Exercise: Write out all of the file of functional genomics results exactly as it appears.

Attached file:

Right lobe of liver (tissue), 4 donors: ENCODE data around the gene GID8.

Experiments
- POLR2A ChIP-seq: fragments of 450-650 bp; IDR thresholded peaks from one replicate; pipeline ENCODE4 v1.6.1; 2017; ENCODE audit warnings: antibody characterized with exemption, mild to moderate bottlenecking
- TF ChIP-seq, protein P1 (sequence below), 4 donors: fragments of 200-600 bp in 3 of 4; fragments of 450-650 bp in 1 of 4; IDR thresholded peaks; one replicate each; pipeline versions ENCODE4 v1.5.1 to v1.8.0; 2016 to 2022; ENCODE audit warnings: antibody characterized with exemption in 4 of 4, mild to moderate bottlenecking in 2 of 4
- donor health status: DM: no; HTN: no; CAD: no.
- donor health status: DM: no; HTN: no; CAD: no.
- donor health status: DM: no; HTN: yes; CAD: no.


Right lobe of liver (tissue), 4 donors: ENCODE data around the gene GID8.

Experiments
- POLR2A ChIP-seq: fragments of 450-650 bp; IDR thresholded peaks from one replicate; pipeline ENCODE4 v1.6.1; 2017; ENCODE audit warnings: antibody characterized with exemption, mild to moderate bottlenecking
- TF ChIP-seq, protein P1 (sequence below), 4 donors: fragments of 200-600 bp in 3 of 4; fragments of 450-650 bp in 1 of 4; IDR thresholded peaks; one replicate each; pipeline versions ENCODE4 v1.5.1 to v1.8.0; 2016 to 2022; ENCODE audit warnings: antibody characterized with exemption in 4 of 4, mild to moderate bottlenecking in 2 of 4
- donor health status: DM: no; HTN: no; CAD: no.
- donor health status: DM: no; HTN: no; CAD: no.
- donor health status: DM: no; HTN: yes; CAD: no.